The state of Jammu & Kashmir has been a part of India ever since the accession of the state to the Indian Union in October 1947. Throughout the chequered history of the past six decades, Kashmir has been not just a territorial dispute for India but a test of the secular, democratic and federal nature of the Indian Republic.


For the past nearly two months Kashmir has been in turmoil.  Since the killing of Burhan Wani, a Hizbul Commander, the people in the Valley have been out on the streets in mass protests. More than 70 people have died in the firing by the security forces and a few thousand have been injured. Two security personnel have also lost their lives. Pellet guns used by the security forces have blinded and maimed many.  Instead of quelling the protesters, it only intensified with each death and injury in police firing. The main force driving these protests are the youth. These mass protests that have spread into rural Kashmir, graphically illustrate the deep sense of alienation of the people from the Indian State. At no time has the gulf between India and the Kashmiri people been so wide. This serious situation calls for an examination of the entire Kashmir problem.


The consistent stand the Left parties have been taking is that Jammu & Kashmir has a special status which was reflected in the adoption of Article 370 of the Indian Constitution. At the heart of the matter lies how in letter and spirit its autonomy and special status, eroded over the years, can be restored. A political agreement must be reached, which should be acceptable to the people whereby the state of Jammu & Kashmir would remain as part of the Indian Union but by fulfilling the commitment, made to the state and the people in 1948.


The entire geo-political situation has changed in the post-independence decades. A solution to the Kashmir problem has also the dimension of India and Pakistan discussing to settle long standing disputes.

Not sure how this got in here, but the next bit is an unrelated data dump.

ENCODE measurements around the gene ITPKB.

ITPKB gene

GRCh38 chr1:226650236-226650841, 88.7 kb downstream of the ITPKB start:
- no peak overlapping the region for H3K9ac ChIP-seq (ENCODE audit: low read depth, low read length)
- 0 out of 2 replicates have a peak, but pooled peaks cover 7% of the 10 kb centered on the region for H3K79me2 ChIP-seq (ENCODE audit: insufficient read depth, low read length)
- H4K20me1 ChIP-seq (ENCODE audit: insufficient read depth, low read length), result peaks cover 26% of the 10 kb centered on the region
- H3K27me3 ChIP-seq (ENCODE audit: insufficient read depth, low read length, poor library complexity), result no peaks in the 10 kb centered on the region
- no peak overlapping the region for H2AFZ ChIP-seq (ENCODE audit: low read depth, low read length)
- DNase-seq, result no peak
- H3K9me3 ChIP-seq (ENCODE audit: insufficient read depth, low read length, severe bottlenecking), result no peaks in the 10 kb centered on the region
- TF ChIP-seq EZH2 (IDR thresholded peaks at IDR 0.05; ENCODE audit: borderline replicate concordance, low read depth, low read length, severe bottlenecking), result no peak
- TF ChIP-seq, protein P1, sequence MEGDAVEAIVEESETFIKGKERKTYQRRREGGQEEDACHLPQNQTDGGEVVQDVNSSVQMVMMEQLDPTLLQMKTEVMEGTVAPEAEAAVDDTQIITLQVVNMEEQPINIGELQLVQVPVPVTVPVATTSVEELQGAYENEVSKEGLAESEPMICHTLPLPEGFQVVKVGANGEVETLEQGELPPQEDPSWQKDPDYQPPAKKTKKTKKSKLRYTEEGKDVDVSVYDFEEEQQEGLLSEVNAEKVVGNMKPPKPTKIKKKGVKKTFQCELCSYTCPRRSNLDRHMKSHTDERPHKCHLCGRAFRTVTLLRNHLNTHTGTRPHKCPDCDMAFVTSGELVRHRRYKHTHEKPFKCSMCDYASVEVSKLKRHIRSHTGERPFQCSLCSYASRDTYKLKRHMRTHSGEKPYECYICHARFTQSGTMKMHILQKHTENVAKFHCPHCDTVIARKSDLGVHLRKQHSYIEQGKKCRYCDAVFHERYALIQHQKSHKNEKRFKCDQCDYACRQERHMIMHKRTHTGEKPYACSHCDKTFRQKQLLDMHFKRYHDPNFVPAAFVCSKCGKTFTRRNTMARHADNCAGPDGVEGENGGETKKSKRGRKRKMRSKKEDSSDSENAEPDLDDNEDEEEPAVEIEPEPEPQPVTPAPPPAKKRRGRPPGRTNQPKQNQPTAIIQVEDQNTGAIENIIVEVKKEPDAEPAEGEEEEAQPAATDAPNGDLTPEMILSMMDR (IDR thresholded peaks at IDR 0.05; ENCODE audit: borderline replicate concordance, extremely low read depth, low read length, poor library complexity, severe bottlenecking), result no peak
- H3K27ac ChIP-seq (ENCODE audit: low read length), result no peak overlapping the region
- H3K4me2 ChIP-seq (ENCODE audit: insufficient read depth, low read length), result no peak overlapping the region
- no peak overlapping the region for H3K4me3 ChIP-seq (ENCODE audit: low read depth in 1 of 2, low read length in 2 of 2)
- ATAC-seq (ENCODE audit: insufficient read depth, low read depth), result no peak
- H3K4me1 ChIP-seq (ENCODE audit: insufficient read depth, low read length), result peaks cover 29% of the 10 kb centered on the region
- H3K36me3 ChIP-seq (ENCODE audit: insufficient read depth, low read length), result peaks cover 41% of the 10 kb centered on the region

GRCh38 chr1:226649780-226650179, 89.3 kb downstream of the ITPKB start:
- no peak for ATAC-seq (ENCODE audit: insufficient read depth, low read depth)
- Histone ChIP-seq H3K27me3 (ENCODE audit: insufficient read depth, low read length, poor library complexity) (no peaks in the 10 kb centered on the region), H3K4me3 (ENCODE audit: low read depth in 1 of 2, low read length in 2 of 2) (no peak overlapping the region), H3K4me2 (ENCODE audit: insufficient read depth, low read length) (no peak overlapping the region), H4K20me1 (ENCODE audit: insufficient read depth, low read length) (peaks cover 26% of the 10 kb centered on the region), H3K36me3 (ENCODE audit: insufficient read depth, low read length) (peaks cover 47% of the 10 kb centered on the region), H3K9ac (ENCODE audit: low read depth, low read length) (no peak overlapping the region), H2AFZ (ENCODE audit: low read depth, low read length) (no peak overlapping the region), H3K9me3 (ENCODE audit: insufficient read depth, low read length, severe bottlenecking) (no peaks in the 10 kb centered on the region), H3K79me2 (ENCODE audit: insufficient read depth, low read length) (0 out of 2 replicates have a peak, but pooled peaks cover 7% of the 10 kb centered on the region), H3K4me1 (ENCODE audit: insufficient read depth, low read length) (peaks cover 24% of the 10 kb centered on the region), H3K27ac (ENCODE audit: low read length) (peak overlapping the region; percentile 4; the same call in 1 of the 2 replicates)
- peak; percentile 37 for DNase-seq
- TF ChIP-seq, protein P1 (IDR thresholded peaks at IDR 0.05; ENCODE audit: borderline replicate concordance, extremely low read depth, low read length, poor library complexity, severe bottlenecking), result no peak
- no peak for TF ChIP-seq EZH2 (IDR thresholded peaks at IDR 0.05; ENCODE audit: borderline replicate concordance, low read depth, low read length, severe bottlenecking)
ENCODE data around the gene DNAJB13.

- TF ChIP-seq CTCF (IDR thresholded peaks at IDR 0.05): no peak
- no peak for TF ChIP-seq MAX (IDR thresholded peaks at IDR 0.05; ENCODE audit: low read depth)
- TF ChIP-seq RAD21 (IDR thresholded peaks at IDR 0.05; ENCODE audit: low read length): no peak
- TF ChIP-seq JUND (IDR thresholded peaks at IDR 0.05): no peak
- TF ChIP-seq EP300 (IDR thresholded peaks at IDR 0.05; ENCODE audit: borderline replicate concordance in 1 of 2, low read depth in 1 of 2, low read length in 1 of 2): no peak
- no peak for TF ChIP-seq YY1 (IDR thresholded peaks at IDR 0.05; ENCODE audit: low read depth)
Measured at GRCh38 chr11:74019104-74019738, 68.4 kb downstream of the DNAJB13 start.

These immediate steps must begin by taking certain confidence building measures:


  • The first of these must be the immediate cessation of the use of pellet guns.
  • Secondly, withdraw the AFSPA and the army from the civilian areas.
  • Thirdly, order a judicial enquiry into all instances of excesses committed by the armed forces against civilians.
  • Fourthly, adequate compensation to all families who have suffered loss of lives and rehabilitation of the injured by ensuring their means of livelihood must be undertaken immediately.
  • Fifthly, time bound projects for economic development and employment generation, including transfer of Dulhasti and Uri power projects; opening of an IIM and IIT in Srinagar.


Further, the initiation of the political dialogue must not be based on any preconditions.  The earlier recommendations of the various working groups and the report of the team of interlocutors appointed after the visit of the all party delegation in 2010 following the then disturbances must be kept in consideration. 


The Left parties suggest the following necessary steps at for arriving towards a political solution in the current concrete circumstances:


a.    The internal dialogue with all stakeholders in Jammu & Kashmir should proceed on the basis reversing the erosion of Article 370. The three regions of the state, Jammu, the valley and Ladakh, should have autonomous structures within the State of Jammu & Kashmir. This will entail changes in the constitutional and legal scheme which can begin by revising the existing orders and laws. Ultimately, a fresh political framework should emerge.

b.    The second dimension is the India-Pakistan factor. Since 2014 India has been adopting a blow hot-blow cold policy towards a comprehensive dialogue with Pakistan. This Government of India had announced that this dialogue will also deal with the question of Kashmir, the government must carry forward this process safeguarding India‚Äôs interests and ensure that Pakistan is brought to the discussion table.


The people in the rest of the country are being fed various stereotypes about the Kashmiri people. Kashmiris are being depicted as secessionists, terrorists and pro-Pakistan. This must be put to an end. Reports of attacks on Kashmiri youth in other parts of the country must be immediately investigated and culprits punished.



Sudhakar Reddy, General Secretary, CPI

Sitaram Yechury, General Secretary, CPI(M)